Maintain Your Healthy Back
Millions of Americans suffer from back pain every year, according to the American Association of Neurological Surgeons. After the common cold and the flu, back aches are the most common reason for going to the doctor.
Approximately 80 percent of Americans will experience back pain some time during their life.
The reasons for the pain are many, including diseases such as arthritis, bad posture, accidents, improper exercise or lifting, strenuous sports movements, obesity and weak muscles, according to the American Academy of Orthopaedic Surgeons (AAOS).
Strengthening your back
Aside from accidents and disease, the common conditions that cause back pain in otherwise healthy people often can be prevented by proper exercise, attention to movements and weight control, according to the AAOS.
Simple exercises can stretch and strengthen abdominal, hip, leg and back muscles to relieve the spine of its daily rigors: sit-ups, side bends, stretches, leg lifts, wall slides, mild squatting, walking, moderate twisting and scores of other controlled movements.
Before beginning any exercise program, discuss with your health care provider the best approach to relieving your back pain or preventing it from occurring.
You can prevent the problem
Back pain often can be prevented through careful attention to what you are doing when lifting, playing sports, standing, exercising or making sudden movements.
Here are some recommendations from the AAOS:
Sports. Golf, tennis, baseball and softball are "twisting" activities. They put tremendous pressure on the lower back instantaneously, sometimes resulting in strained muscles or slipped discs. If you are playing these sports, consciously tell yourself to slow or temper your twisting motion. Don't raise the golf club all the way up; swing the bat and racket a little more gently.
Lifting. Whether helping a sick person out of a bed, heaving a box off the floor or lifting a child from a seat, be careful to keep your back straight at all times, allowing your legs to carry the strain of the weight. If the person or object is too heavy for your legs to lift, then don't lift by yourself. Get another person to help. Be creative and save your back.
Exercise. Before you begin back exercises, warm up by walking or doing light aerobics. When doing the exercises, concentrate on isolating the muscle you're working on and keeping the movement fluid, without jerking or straining. Begin with just a few minutes a day and work up to 10 or 15 minutes. Pace yourself and slowly stretch and strengthen your weaker muscles hard. If you do not know how to isolate a muscle, consider scheduling a session with a physical trainer.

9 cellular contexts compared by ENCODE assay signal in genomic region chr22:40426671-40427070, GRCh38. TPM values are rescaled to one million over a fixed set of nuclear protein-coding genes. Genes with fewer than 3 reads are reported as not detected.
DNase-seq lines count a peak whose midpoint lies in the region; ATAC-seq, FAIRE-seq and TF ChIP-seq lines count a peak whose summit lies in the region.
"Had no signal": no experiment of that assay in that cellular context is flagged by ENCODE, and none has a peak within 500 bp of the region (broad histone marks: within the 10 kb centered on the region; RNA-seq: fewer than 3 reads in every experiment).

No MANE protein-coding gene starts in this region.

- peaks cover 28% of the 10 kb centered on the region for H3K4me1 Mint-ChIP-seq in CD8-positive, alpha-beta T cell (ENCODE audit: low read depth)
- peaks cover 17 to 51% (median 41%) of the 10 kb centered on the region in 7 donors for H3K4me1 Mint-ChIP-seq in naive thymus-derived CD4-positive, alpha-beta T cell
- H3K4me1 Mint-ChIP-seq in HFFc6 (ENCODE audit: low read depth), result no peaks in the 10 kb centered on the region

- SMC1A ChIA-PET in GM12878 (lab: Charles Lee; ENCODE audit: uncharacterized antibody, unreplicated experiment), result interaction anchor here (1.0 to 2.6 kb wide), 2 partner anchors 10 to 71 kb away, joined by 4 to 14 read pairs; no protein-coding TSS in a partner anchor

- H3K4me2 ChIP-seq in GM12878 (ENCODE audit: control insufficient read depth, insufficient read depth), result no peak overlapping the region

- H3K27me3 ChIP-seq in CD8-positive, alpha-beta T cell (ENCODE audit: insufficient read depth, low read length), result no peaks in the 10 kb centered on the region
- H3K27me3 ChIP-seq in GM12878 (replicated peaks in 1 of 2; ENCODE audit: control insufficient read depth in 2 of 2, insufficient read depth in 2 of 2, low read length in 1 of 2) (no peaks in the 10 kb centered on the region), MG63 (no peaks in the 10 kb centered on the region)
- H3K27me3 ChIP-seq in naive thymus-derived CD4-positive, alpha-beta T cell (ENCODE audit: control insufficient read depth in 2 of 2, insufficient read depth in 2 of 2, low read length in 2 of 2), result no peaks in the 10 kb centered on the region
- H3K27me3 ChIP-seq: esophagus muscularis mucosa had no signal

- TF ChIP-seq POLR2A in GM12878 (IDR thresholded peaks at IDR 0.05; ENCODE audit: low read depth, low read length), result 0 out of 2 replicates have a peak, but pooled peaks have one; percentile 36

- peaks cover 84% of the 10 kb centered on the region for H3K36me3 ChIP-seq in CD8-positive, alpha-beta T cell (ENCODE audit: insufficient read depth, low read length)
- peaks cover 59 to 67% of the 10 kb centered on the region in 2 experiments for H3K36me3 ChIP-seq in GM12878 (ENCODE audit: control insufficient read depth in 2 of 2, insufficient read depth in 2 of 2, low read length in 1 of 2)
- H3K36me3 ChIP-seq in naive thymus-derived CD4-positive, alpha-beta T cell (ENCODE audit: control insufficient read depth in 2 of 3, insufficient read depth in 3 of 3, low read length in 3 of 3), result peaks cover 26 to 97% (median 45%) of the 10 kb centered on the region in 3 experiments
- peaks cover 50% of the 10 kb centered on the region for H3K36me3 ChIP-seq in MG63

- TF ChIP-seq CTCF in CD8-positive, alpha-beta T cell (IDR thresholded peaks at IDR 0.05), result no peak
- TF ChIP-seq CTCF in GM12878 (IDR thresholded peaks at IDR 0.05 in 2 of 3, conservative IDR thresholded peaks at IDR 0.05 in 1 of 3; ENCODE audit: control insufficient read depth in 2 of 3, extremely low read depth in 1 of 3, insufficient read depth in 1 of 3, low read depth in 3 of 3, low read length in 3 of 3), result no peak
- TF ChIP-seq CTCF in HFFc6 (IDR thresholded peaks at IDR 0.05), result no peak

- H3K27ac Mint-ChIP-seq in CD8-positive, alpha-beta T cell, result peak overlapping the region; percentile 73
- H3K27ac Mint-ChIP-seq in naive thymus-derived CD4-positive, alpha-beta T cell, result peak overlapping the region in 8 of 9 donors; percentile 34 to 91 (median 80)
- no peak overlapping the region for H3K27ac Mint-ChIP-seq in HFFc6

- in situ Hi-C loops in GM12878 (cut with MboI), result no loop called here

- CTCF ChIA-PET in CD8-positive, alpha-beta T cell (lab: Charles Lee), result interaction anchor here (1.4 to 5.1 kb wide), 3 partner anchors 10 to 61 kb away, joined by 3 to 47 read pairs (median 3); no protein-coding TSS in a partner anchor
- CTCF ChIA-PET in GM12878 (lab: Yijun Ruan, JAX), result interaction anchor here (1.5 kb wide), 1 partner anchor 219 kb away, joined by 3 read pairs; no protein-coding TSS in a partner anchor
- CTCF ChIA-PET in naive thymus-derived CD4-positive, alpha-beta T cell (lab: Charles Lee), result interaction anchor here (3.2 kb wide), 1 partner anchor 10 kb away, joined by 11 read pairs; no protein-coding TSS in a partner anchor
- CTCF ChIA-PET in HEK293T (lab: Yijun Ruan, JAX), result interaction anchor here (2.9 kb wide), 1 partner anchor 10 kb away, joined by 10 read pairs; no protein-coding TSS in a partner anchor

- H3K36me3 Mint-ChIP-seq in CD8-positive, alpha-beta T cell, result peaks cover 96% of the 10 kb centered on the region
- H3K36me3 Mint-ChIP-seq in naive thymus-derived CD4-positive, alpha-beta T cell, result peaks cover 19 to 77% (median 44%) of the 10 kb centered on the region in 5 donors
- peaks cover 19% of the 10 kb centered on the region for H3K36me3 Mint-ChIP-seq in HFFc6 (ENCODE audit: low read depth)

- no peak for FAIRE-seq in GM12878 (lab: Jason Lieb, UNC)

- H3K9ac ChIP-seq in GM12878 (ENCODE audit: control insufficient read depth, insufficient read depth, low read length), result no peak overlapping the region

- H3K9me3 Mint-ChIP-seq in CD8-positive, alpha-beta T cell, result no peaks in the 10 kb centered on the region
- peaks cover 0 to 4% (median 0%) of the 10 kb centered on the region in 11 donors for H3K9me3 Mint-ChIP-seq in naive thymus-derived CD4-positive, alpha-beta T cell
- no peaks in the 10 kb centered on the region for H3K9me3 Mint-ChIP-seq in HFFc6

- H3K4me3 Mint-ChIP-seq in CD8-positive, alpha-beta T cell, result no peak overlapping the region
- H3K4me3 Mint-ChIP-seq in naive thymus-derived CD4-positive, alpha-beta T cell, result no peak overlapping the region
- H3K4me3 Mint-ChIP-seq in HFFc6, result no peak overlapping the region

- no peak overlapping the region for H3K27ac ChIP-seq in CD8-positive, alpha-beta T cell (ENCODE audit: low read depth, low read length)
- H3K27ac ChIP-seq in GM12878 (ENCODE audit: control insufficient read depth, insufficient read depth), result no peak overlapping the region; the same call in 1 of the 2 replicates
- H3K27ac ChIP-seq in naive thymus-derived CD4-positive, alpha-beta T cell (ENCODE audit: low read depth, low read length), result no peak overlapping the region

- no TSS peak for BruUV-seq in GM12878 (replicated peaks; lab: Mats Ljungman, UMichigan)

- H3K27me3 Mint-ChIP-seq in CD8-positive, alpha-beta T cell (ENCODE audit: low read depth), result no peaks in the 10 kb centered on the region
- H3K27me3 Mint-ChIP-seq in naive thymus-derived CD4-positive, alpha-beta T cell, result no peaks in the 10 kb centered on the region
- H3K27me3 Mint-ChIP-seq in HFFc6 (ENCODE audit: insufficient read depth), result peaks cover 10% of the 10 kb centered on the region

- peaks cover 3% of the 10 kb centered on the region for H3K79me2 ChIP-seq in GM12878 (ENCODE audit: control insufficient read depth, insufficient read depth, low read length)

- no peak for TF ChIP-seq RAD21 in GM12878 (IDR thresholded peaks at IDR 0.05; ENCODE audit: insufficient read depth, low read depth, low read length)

Posture. Standing and sitting straight are habits that are learned and practiced. Slouching forward or backward puts undo strain on the lower back. Give yourself a "standing order" to be aware of your posture and correct it when necessary. After you have strengthened your abdominal and back muscles, these orders will be easier to carry out.
A healthy back helps you maintain a healthy disposition in life. Exercise and controlled movements can help you achieve and maintain a strong back.
Home care ideas
Even though back pain can be alarming, mild back strain treatment may include, but not be limited to:
Apply cold, then heat. Immediately after an injury, apply an ice pack for about 20 minutes three or four times a day for the first day or two. Once the acute pain subsides, switch to applications of heat. Moist heat is better than dry heat.
Over-the-counter medications. Aspirin and ibuprofen can reduce both swelling and pain. Non-aspirin pain relievers, such as acetaminophen, only control pain. Check with your health care provider if you are taking other medications or if you have a history of ulcer disease, kidney disease or liver disease.
Rest. Avoid strenuous activity. Bed rest is usually not necessary and not recommended, because it may perpetuate the problem. See your provider if your back still hurts after a few days.
Talk with your healthcare provider about what treatment is best for you.
When to see a doctor
There are instances where do-it-yourself measures are not adequate. See your health care provider immediately if back pain is severe, if it's the result of a fall or accident, if you have osteoporosis, or you have any of the following signs:
Pain that does not go away after two days of rest
Numbness, weakness or tingling down the leg
An inability to move your toes
Loss of bladder or bowel control